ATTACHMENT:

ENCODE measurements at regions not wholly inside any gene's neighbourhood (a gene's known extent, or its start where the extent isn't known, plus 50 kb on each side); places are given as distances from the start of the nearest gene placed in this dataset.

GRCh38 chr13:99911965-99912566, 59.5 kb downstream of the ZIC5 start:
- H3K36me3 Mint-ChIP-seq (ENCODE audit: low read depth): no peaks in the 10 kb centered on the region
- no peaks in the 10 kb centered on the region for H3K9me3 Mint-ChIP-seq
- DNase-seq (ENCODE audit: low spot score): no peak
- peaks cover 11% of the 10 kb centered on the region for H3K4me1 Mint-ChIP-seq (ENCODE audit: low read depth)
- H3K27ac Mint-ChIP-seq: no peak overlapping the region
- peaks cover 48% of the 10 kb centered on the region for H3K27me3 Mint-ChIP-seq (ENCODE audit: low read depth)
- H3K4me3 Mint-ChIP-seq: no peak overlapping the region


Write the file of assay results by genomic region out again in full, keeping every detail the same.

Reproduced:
ENCODE measurements at regions not wholly inside any gene's neighbourhood (a gene's known extent, or its start where the extent isn't known, plus 50 kb on each side); places are given as distances from the start of the nearest gene placed in this dataset.

GRCh38 chr13:99911965-99912566, 59.5 kb downstream of the ZIC5 start:
- H3K36me3 Mint-ChIP-seq (ENCODE audit: low read depth): no peaks in the 10 kb centered on the region
- no peaks in the 10 kb centered on the region for H3K9me3 Mint-ChIP-seq
- DNase-seq (ENCODE audit: low spot score): no peak
- peaks cover 11% of the 10 kb centered on the region for H3K4me1 Mint-ChIP-seq (ENCODE audit: low read depth)
- H3K27ac Mint-ChIP-seq: no peak overlapping the region
- peaks cover 48% of the 10 kb centered on the region for H3K27me3 Mint-ChIP-seq (ENCODE audit: low read depth)
- H3K4me3 Mint-ChIP-seq: no peak overlapping the region